I’m going to be showing some of the cybercriminals’ latest and nastiest creations. So basically, please don’t go and download any of the viruses that I show you. Some of you might be wondering what a cybersecurity specialist looks like, and I thought I’d give you a quick insight into my career so far. It’s a pretty accurate description. This is what someone that specializes in malware and hacking looks like. So today, computer viruses and trojans, designed to do everything from stealing data to watching you in your webcam to the theft of billions of dollars. Some malicious code today goes as far as targeting power, utilities and infrastructure. Let me give you a quick snapshot of what malicious code is capable of today. Right now, every second, eight new users are joining the Internet. Today, we will see 250,000 individual new computer viruses. We will see 30,000 new infected websites. And, just to kind of tear down a myth here, lots of people think that when you get infected with a computer virus, it’s because you went to a porn site. Right? Well, actually, statistically speaking, if you only visit porn sites, you’re safer. People normally write that down, by the way. (Laughter) Actually, about 80 percent of these are small business websites getting infected. Today’s cybercriminal, what do they look like? Well, many of you have the image, don’t you, of the spotty teenager sitting in a basement, hacking away for notoriety. But actually today, cybercriminals are wonderfully professional and organized. In fact, they have product adverts. You can go online and buy a hacking service to knock your business competitor offline. Check out this one I found. (Video) Man: So you’re here for one reason, and that reason is because you need your business competitors, rivals, haters, or whatever the reason is, or who, they are to go down. Well you, my friend, you’ve came to the right place. If you want your business competitors to go down, well, they can. If you want your rivals to go offline, well, they will. Not only that, we are providing a short-term-to-long-term DDOS service or scheduled attack, starting five dollars per hour for small personal websites to 10 to 50 dollars per hour. James Lyne: Now, I did actually pay one of these cybercriminals to attack my own website. Things got a bit tricky when I tried to expense it at the company. Turns out that’s not cool. But regardless, it’s amazing how many products and services are available now to cybercriminals. For example, this testing platform, which enables the cybercriminals to test the quality of their viruses before they release them on the world. For a small fee, they can upload it and make sure everything is good. But it goes further. Cybercriminals now have crime packs with business intelligence reporting dashboards to manage the distribution of their malicious code. This is the market leader in malware distribution, the Black Hole Exploit Pack, responsible for nearly one third of malware distribution in the last couple of quarters. It comes with technical installation guides, video setup routines, and get this, technical support. You can email the cybercriminals and they’ll tell you how to set up your illegal hacking server. So let me show you what malicious code looks like today. What I’ve got here is two systems, an attacker, which I’ve made look all Matrix-y and scary, and a victim, which you might recognize from home or work. Now normally, these would be on different sides of the planet or of the Internet, but I’ve put them side by side because it makes things much more interesting. Now, there are many ways you can get infected. You will have come in contact with some of them. Maybe some of you have received an email that says something like, “Hi, I’m a Nigerian banker, and I’d like to give you 53 billion dollars because I like your face.” Or funnycats.exe, which rumor has it was quite successful in China’s recent campaign against America. Now there are many ways you can get infected. I want to show you a couple of my favorites. This is a little USB key. Now how do you get a USB key to run in a business? Well, you could try looking really cute. Awww. Or, in my case, awkward and pathetic. So imagine this scenario: I walk into one of your businesses, looking very awkward and pathetic, with a copy of my C.V. which I’ve covered in coffee, and I ask the receptionist to plug in this USB key and print me a new one. So let’s have a look here on my victim computer. What I’m going to do is plug in the USB key. After a couple of seconds, things start to happen on the computer on their own, usually a bad sign. This would, of course, normally happen in a couple of seconds, really, really quickly, but I’ve kind of slowed it down so you can actually see the attack occurring. Malware is very boring otherwise. So this is writing out the malicious code, and a few seconds later, on the left-hand side, you’ll see the attacker’s screen get some interesting new text. Now if I place the mouse cursor over it, this is what we call a command prompt, and using this we can navigate around the computer. We can access your documents, your data. You can turn on the webcam. That can be very embarrassing. Or just to really prove a point, we can launch programs like my personal favorite, the Windows Calculator. So isn’t it amazing how much control the attackers can get with such a simple operation? Let me show you how most malware is now distributed today. What I’m going to do is open up a website that I wrote. It’s a terrible website. It’s got really awful graphics. And it’s got a comments section here where we can submit comments to the website. Many of you will have used something a bit like this before. Unfortunately, when this was implemented, the developer was slightly inebriated and managed to forget all of the secure coding practices he had learned. So let’s imagine that our attacker, called Evil Hacker just for comedy value, inserts something a little nasty. This is a script. It’s code which will be interpreted on the webpage. So I’m going to submit this post, and then, on my victim computer, I’m going to open up the web browser and browse to my website, www.incrediblyhacked.com. Notice that after a couple of seconds, I get redirected. That website address at the top there, which you can just about see, microshaft.com, the browser crashes as it hits one of these exploit packs, and up pops fake antivirus. This is a virus pretending to look like antivirus software, and it will go through and it will scan the system, have a look at what its popping up here. It creates some very serious alerts. Oh look, a child porn proxy server. We really should clean that up. What’s really insulting about this is not only does it provide the attackers with access to your data, but when the scan finishes, they tell you in order to clean up the fake viruses, you have to register the product. Now I liked it better when viruses were free. (Laughter) People now pay cybercriminals money to run viruses, which I find utterly bizarre. So anyway, let me change pace a little bit. Chasing 250,000 pieces of malware a day is a massive challenge, and those numbers are only growing directly in proportion to the length of my stress line, you’ll note here. So I want to talk to you briefly about a group of hackers we tracked for a year and actually found — and this is a rare treat in our job. Now this was a cross-industry collaboration, people from Facebook, independent researchers, guys from Sophos. So here we have a couple of documents which our cybercriminals had uploaded to a cloud service, kind of like Dropbox or SkyDrive, like many of you might use. At the top, you’ll notice a section of source code. What this would do is send the cybercriminals a text message every day telling them how much money they’d made that day, so a kind of cybercriminal billings report, if you will. If you look closely, you’ll notice a series of what are Russian telephone numbers. Now that’s obviously interesting, because that gives us a way of finding our cybercriminals. Down below, highlighted in red, in the other section of source code, is this bit “leded:leded.” That’s a username, kind of like you might have on Twitter. So let’s take this a little further. There are a few other interesting pieces the cybercriminals had uploaded. Lots of you here will use smartphones to take photos and post them from the conference. An interesting feature of lots of modern smartphones is that when you take a photo, it embeds GPS data about where that photo was taken. In fact, I’ve been spending a lot of time on Internet dating sites recently, obviously for research purposes, and I’ve noticed that about 60 percent of the profile pictures on Internet dating sites contain the GPS coordinates of where the photo was taken, which is kind of scary because you wouldn’t give out your home address to lots of strangers, but we’re happy to give away our GPS coordinates to plus or minus 15 meters. And our cybercriminals had done the same thing. So here’s a photo which resolves to St. Petersburg. We then deploy the incredibly advanced hacking tool. We used Google. Using the email address, the telephone number and the GPS data, on the left you see an advert for a BMW that one of our cybercriminals is selling, on the other side an advert for the sale of sphynx kittens. One of these was more stereotypical for me. A little more searching, and here’s our cybercriminal. Imagine, these are hardened cybercriminals sharing information scarcely. Imagine what you could find about each of the people in this room. A bit more searching through the profile and there’s a photo of their office. They were working on the third floor. And you can also see some photos from his business companion where he has a taste in a certain kind of image. It turns out he’s a member of the Russian Adult Webmasters Federation. But this is where our investigation starts to slow down. The cybercriminals have locked down their profiles quite well. And herein is the greatest lesson of social media and mobile devices for all of us right now. Our friends, our families and our colleagues can break our security even when we do the right things. This is MobSoft, one of the companies that this cybercriminal gang owned, and an interesting thing about MobSoft is the 50-percent owner of this posted a job advert, and this job advert matched one of the telephone numbers from the code earlier. This woman was Maria, and Maria is the wife of one of our cybercriminals. And it’s kind of like she went into her social media settings and clicked on every option imaginable to make herself really, really insecure. By the end of the investigation, where you can read the full 27-page report at that link, we had photos of the cybercriminals, even the office Christmas party when they were out on an outing. That’s right, cybercriminals do have Christmas parties, as it turns out. Now you’re probably wondering what happened to these guys. Let me come back to that in just a minute. I want to change pace to one last little demonstration, a technique that is wonderfully simple and basic, but is interesting in exposing how much information we’re all giving away, and it’s relevant because it applies to us as a TED audience. This is normally when people start kind of shuffling in their pockets trying to turn their phones onto airplane mode desperately. Many of you all know about the concept of scanning for wireless networks. You do it every time you take out your iPhone or your Blackberry and connect to something like TEDAttendees. But what you might not know is that you’re also beaming out a list of networks you’ve previously connected to, even when you’re not using wireless actively. So I ran a little scan. I was relatively inhibited compared to the cybercriminals, who wouldn’t be so concerned by law, and here you can see my mobile device. Okay? So you can see a list of wireless networks. TEDAttendees, HyattLB. Where do you think I’m staying? My home network, PrettyFlyForAWifi, which I think is a great name. Sophos_Visitors, SANSEMEA, companies I work with. Loganwifi, that’s in Boston. HiltonLondon. CIASurveillanceVan. We called it that at one of our conferences because we thought that would freak people out, which is quite fun. This is how geeks party. So let’s make this a little bit more interesting. Let’s talk about you. Twenty-three percent of you have been to Starbucks recently and used the wireless network. Things get more interesting. Forty-six percent of you I could link to a business, XYZ Employee network. This isn’t an exact science, but it gets pretty accurate. Seven hundred and sixty-one of you I could identify a hotel you’d been to recently, absolutely with pinpoint precision somewhere on the globe. Two hundred and thirty-four of you, well, I know where you live. Your wireless network name is so unique that I was able to pinpoint it using data available openly on the Internet with no hacking or clever, clever tricks. And I should mention as well that some of you do use your names, “James Lyne’s iPhone,” for example. And two percent of you have a tendency to extreme profanity. So something for you to think about: As we adopt these new applications and mobile devices, as we play with these shiny new toys, how much are we trading off convenience for privacy and security? Next time you install something, look at the settings and ask yourself, “Is this information that I want to share? Would someone be able to abuse it?” We also need to think very carefully about how we develop our future talent pool. You see, technology’s changing at a staggering rate, and that 250,000 pieces of malware won’t stay the same for long. There’s a very concerning trend that whilst many people coming out of schools now are much more technology-savvy, they know how to use technology, fewer and fewer people are following the feeder subjects to know how that technology works under the covers. In the U.K., a 60 percent reduction since 2003, and there are similar statistics all over the world. We also need to think about the legal issues in this area. The cybercriminals I talked about, despite theft of millions of dollars, actually still haven’t been arrested, and at this point possibly never will. Most laws are national in their implementation, despite cybercrime conventions, where the Internet is borderless and international by definition. Countries do not agree, which makes this area exceptionally challenging from a legal perspective. But my biggest ask is this: You see, you’re going to leave here and you’re going to see some astonishing stories in the news. You’re going to read about malware doing incredible and terrifying, scary things. However, 99 percent of it works because people fail to do the basics. So my ask is this: Go online, find these simple best practices, find out how to update and patch your computer. Get a secure password. Make sure you use a different password on each of your sites and services online. Find these resources. Apply them. The Internet is a fantastic resource for business, for political expression, for art and for learning. Help me and the security community make life much, much more difficult for cybercriminals. Thank you. (Applause)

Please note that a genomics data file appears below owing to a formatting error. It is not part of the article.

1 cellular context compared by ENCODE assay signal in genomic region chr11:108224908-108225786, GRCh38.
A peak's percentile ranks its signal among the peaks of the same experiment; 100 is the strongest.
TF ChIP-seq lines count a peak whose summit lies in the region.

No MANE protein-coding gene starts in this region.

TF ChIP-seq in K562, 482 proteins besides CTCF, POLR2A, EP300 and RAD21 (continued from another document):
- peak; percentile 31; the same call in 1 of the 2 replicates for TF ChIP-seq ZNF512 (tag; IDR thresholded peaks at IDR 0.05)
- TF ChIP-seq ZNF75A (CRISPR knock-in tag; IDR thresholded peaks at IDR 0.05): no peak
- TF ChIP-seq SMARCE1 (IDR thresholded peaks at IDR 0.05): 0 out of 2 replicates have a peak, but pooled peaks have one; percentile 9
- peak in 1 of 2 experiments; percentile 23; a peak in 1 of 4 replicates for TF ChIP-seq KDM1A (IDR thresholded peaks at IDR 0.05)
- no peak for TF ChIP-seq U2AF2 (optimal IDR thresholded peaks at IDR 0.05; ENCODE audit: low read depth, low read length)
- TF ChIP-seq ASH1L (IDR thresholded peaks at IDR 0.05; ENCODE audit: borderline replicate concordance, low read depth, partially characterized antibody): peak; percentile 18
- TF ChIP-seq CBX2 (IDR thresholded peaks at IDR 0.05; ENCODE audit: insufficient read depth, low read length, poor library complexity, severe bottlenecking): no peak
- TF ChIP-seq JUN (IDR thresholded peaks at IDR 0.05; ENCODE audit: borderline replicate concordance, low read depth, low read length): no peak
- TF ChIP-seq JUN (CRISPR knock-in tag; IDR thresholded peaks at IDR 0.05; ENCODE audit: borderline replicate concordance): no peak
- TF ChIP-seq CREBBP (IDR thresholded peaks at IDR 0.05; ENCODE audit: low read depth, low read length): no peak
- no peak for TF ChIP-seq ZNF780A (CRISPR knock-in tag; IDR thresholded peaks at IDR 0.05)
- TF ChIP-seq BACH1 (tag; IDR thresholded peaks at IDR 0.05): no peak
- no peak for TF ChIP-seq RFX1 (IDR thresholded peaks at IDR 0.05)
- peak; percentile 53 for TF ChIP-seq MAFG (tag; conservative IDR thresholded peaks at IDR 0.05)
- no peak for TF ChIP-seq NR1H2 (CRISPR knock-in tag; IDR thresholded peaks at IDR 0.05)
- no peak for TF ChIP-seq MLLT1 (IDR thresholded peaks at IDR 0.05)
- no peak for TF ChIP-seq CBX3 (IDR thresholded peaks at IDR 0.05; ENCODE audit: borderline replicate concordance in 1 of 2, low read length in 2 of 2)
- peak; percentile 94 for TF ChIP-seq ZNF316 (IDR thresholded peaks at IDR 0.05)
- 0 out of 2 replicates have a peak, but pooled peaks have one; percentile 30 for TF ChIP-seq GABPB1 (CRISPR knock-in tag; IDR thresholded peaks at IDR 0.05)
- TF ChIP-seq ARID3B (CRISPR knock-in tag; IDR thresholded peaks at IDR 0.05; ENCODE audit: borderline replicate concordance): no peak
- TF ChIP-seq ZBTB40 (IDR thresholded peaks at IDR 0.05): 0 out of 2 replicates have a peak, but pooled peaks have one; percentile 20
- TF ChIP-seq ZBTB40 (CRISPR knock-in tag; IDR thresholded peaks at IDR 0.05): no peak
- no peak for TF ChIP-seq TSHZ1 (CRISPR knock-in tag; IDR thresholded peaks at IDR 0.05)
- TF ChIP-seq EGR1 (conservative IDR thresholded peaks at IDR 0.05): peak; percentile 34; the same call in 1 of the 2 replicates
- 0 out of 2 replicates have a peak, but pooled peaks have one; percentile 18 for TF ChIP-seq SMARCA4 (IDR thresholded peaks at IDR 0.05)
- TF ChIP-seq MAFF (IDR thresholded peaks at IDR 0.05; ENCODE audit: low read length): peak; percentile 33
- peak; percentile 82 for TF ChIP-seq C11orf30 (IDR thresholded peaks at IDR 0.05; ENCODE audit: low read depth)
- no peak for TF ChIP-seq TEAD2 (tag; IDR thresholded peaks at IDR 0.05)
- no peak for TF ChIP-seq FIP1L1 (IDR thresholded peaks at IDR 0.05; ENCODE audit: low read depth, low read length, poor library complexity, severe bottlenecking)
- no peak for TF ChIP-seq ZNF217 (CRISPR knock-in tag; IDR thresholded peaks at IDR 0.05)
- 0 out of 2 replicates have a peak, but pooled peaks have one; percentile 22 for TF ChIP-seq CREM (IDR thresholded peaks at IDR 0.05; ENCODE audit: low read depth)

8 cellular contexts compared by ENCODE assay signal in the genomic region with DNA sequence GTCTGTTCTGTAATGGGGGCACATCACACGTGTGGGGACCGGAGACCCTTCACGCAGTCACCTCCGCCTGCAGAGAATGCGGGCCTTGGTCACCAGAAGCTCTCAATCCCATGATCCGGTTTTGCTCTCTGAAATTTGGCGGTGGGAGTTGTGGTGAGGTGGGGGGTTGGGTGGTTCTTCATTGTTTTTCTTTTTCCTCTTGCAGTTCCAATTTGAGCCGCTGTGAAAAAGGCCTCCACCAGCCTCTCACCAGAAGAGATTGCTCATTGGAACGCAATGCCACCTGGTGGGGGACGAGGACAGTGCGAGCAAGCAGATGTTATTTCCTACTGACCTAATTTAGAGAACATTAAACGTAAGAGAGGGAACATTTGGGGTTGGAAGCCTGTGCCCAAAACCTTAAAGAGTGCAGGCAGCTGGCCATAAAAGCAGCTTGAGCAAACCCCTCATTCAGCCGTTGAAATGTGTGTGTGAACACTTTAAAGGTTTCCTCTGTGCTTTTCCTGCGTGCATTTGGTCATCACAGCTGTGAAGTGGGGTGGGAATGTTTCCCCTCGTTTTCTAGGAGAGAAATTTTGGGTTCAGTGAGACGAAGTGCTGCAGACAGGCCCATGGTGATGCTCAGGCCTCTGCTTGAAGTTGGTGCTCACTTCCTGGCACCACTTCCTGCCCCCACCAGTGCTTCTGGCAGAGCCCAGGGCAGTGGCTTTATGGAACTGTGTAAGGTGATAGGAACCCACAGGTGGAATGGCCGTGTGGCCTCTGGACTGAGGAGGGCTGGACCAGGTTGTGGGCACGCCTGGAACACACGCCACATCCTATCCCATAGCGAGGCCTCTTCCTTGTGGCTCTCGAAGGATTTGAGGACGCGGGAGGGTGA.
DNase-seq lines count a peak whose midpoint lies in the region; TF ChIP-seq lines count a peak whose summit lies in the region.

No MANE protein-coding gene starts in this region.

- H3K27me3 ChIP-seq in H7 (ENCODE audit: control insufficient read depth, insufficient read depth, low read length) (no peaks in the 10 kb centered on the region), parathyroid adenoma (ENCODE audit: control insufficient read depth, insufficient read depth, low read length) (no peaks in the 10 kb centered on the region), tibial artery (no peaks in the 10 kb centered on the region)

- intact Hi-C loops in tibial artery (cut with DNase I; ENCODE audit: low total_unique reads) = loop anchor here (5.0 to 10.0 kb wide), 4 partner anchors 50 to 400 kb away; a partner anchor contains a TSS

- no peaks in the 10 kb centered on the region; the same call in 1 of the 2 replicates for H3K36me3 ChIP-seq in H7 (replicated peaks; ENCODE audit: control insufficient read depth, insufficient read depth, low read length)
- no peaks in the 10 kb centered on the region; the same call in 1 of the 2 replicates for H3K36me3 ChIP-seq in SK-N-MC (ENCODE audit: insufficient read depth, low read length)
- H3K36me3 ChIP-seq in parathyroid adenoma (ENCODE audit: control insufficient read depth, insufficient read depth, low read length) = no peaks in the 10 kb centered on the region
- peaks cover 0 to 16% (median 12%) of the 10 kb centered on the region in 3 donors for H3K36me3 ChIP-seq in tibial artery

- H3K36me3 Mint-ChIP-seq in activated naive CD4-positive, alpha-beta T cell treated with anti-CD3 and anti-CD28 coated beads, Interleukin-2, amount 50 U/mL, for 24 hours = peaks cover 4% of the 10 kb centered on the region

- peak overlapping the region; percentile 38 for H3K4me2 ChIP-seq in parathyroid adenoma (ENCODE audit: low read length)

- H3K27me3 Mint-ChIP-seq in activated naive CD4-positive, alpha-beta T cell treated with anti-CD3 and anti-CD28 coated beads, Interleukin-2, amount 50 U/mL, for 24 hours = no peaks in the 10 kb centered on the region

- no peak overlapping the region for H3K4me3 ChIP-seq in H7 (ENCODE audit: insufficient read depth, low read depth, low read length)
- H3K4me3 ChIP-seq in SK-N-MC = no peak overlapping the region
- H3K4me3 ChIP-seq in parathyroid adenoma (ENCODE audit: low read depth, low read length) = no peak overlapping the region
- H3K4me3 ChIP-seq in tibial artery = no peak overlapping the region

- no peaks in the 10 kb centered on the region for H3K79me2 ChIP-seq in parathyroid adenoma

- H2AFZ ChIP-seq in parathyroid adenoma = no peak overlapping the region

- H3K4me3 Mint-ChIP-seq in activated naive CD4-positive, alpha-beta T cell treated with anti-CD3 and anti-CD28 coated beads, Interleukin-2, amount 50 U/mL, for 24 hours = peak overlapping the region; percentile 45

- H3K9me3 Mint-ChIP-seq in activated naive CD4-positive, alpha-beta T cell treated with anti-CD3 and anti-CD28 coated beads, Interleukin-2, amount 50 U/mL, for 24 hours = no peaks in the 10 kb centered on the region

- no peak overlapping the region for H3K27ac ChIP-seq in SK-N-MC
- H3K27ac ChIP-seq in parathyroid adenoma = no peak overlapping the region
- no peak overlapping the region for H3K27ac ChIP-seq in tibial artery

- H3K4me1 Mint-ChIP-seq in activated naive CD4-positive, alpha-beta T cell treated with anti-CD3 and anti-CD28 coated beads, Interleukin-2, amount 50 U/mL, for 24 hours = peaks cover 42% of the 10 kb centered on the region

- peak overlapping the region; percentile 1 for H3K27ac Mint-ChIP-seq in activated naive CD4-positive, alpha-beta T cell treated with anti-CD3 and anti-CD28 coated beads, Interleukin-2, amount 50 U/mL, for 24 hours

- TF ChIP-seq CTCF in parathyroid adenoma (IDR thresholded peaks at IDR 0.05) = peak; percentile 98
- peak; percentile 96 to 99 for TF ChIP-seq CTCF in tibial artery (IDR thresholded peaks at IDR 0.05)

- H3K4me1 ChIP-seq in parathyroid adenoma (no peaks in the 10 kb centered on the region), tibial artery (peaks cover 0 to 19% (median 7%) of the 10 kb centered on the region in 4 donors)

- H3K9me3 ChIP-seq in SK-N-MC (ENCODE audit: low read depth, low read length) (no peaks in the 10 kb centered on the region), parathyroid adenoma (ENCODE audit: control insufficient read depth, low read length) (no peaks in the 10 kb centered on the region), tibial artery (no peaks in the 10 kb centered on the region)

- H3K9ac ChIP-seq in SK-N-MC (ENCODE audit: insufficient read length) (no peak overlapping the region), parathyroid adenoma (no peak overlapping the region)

Danny Hutson